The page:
Employees are not required to pay back the money until a liquidity event impacts those options, and they only have to pay back the primary money, plus percentage interest, if they make any money on those options. This means that if the stock options end up being worthless, the investor loses money, but the employee owes nothing. If the company has a great exit, the employee pays back the funding with interest. But also: if the company has only a middling outcome, and an employee gets some but not a great payout on those options, that too triggers a payout to the investor. In other words, none of this is a sure thing, but for employees and investors who are willing to take a chance on options, it's an interesting way to help both sides play in the game.
So far, EquityBee has found some strong traction in the startup investment ecosystem. Capital in its Investor Network -- which includes family offices, funds, high net-worth individuals and, increasingly, Barzilai tells me, VCs -- has seen 500% year-on-year growth since 2020, and the number of players in that network has grown by 430% -- two signs investors interested in getting involved. Meanwhile, the number of employees tapping that network has grown by more than 350% in the same period.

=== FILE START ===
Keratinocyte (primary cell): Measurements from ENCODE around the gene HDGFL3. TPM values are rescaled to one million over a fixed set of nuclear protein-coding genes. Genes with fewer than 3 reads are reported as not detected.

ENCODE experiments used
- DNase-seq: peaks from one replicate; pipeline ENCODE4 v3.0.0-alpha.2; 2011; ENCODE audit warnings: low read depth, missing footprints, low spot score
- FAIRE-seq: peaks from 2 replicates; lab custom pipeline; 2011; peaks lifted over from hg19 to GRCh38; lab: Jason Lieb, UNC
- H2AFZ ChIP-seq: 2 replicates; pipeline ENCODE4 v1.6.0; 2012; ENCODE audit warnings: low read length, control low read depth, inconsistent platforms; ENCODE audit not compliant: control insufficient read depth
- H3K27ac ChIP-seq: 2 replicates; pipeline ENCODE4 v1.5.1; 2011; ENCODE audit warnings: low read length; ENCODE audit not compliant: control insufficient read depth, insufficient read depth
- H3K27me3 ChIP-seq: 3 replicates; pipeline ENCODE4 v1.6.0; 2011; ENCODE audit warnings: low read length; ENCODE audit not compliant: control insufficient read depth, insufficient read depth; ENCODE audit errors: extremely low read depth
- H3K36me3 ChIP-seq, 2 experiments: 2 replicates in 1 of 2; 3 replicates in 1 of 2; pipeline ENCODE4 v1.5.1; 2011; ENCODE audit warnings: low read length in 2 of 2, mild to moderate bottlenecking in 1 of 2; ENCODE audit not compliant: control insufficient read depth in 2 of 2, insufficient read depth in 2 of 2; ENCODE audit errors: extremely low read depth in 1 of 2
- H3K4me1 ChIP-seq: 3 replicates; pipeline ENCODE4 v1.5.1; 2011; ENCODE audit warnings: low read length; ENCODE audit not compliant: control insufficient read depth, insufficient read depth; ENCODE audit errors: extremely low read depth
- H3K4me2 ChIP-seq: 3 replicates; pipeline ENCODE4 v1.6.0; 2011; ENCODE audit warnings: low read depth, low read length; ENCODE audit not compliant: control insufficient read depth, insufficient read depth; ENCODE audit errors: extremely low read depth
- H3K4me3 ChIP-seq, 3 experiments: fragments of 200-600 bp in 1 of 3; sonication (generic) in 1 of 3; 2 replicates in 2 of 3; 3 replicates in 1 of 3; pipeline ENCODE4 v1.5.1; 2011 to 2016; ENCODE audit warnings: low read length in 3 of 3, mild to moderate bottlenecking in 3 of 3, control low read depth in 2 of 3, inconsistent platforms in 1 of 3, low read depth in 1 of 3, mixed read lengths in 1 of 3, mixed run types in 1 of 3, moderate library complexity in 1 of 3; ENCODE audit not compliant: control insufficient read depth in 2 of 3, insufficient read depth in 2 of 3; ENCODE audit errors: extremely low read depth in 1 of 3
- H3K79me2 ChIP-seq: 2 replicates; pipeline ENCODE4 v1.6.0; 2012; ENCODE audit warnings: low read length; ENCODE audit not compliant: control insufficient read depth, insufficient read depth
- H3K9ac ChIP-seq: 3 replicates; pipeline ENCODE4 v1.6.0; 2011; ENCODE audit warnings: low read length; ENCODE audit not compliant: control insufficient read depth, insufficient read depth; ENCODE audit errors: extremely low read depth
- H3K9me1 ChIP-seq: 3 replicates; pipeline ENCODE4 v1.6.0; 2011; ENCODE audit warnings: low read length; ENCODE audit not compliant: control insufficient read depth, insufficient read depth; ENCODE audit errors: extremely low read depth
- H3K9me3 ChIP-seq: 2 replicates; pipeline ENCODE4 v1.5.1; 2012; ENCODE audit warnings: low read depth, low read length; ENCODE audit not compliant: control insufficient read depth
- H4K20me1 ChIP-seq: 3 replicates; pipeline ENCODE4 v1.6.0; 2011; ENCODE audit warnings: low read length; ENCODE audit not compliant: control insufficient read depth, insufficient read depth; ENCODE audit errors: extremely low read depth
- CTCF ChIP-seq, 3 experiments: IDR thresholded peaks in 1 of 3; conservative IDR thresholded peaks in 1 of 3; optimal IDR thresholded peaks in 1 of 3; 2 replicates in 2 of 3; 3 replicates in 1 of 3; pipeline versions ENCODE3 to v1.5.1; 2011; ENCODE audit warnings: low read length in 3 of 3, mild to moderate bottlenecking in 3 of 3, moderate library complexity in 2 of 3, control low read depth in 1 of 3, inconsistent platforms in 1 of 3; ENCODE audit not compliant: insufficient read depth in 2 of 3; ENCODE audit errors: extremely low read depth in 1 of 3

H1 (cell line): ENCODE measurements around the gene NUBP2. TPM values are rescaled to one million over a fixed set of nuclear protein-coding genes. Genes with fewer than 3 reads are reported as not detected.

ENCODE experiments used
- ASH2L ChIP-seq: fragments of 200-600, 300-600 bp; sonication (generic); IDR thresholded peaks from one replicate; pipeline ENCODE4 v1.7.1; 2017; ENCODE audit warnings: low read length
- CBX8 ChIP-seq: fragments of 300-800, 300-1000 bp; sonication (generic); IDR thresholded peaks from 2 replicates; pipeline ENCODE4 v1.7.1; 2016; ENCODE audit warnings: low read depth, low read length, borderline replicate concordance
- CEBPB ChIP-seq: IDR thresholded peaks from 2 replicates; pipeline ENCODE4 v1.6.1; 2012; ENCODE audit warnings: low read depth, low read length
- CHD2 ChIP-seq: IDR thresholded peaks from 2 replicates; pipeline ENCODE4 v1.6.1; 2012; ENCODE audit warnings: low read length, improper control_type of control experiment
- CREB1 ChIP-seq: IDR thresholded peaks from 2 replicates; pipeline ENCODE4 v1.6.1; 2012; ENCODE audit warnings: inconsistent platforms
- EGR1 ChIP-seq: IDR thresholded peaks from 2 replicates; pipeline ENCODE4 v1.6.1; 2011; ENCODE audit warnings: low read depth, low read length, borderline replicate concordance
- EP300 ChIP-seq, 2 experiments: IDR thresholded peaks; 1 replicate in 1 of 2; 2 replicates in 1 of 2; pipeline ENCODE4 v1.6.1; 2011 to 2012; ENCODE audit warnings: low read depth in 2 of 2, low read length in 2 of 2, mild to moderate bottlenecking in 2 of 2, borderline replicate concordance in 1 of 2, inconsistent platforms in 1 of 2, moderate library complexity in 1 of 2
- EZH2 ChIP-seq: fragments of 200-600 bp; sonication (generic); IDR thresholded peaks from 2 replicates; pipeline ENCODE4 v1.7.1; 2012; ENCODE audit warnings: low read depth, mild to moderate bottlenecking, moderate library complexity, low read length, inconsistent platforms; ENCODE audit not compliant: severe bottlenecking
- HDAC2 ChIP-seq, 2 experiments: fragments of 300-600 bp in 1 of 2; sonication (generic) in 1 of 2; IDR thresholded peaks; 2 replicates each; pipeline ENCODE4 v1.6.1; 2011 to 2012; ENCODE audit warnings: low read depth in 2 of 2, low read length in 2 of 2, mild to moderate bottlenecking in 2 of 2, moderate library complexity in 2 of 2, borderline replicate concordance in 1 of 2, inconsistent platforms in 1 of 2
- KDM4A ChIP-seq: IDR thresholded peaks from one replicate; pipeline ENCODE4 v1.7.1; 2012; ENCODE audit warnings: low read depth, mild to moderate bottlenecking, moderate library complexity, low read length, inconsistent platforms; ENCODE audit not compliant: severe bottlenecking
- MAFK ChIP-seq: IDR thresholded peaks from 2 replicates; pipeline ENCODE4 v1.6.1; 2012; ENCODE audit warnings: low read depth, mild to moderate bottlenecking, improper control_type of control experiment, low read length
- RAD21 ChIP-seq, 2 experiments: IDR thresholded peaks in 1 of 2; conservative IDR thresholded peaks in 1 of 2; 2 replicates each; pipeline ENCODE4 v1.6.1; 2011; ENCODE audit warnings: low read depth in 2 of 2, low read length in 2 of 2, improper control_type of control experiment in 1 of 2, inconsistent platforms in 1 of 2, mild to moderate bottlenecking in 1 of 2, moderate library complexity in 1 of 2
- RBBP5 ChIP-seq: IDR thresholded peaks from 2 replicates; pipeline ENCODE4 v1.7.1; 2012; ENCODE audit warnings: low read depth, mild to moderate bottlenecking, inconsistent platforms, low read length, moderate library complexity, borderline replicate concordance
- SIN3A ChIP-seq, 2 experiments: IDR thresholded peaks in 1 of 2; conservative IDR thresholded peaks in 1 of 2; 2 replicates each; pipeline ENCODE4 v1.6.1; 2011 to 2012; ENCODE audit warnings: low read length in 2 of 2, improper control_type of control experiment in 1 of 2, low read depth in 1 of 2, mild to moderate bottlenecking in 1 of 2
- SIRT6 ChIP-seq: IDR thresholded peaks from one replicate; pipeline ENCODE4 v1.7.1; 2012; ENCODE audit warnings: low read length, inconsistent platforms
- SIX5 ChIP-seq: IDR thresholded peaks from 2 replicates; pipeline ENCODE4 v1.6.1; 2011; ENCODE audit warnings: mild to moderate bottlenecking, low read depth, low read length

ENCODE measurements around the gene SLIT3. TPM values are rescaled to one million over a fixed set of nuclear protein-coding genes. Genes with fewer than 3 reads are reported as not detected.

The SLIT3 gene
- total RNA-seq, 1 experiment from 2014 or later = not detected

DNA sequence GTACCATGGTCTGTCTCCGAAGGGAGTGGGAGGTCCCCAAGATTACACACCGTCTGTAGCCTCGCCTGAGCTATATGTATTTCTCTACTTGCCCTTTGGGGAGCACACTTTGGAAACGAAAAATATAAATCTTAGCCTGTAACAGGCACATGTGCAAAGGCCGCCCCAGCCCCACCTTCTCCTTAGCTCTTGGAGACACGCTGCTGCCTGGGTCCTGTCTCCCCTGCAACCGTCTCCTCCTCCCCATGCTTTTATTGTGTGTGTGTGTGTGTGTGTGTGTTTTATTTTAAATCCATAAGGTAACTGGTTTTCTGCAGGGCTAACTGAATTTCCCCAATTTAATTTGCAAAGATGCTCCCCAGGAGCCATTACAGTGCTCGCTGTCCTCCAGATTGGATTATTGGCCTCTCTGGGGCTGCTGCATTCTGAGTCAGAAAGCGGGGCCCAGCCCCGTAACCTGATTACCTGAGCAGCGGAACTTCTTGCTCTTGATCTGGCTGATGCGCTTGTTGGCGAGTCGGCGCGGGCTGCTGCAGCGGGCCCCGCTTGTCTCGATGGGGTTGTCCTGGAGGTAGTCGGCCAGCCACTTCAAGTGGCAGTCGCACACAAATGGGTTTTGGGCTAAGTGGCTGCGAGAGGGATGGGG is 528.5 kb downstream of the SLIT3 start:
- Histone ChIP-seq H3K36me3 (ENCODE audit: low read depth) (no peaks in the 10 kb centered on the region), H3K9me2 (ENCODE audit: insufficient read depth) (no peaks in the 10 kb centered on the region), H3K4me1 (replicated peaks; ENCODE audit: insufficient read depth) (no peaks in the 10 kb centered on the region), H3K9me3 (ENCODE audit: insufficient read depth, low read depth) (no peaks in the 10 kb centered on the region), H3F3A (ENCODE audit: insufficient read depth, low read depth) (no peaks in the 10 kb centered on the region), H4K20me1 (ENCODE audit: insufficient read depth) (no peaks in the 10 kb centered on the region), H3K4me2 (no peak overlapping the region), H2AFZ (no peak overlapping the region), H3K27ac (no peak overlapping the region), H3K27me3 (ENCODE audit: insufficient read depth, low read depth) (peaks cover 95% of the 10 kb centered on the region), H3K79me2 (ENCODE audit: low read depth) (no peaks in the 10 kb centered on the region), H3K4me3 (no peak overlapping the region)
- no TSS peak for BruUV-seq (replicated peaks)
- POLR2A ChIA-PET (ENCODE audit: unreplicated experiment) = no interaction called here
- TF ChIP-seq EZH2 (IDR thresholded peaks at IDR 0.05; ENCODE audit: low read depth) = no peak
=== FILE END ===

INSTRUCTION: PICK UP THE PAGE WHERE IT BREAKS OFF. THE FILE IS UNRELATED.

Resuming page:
Barzilai said that at the moment EquityBee does not have any formal partnerships with the companies that are issuing the options -- "Our mission is to empower all startup employees to take part in the success that they helped to build," he said of its target audience -- but he notes that many of them recommend EquityBee informally to their employees who need financial help to exercise their options; and you can imagine EquityBee formalizing some of that as part of a wider suite of benefits and HR services that companies offer.
Indeed, with options continuing to remain a strong force in how startups are built, and how employees are getting a share in their employers' success, there are likely going to be more enhancements to what EquityBee can offer to employees using its marketplace for financing. Barzilai would not be drawn out on future features but notes that there is an opportunity to provide other kinds of liquidity -- that is, cash -- to employees against the value of their options, in cases where they may not be vesting them any time soon. It's also why we are seeing other startups, like Vested, also emerging to provide other kinds of services to these employees to help them manage their assets in a better way. That, too, also speaks to future services that EquityBee could also offer.
"After leading EquityBee's Seed and Series A rounds, we have witnessed the company's continued triple-digit growth over the past year. The extraordinary founding team has demonstrated a great product-market fit, and their work continues to distance EquityBee as a true market leader," said Dovi Frances, founding partner of Group 11, in a statement. "EquityBee's industry-defining tech solutions will help millions of tech employees gain access to liquidity in a market otherwise set up against them. Our decision to scale our investment so soon after our previous round is an easy one and we are pleased to continue supporting the company and its unprecedented growth."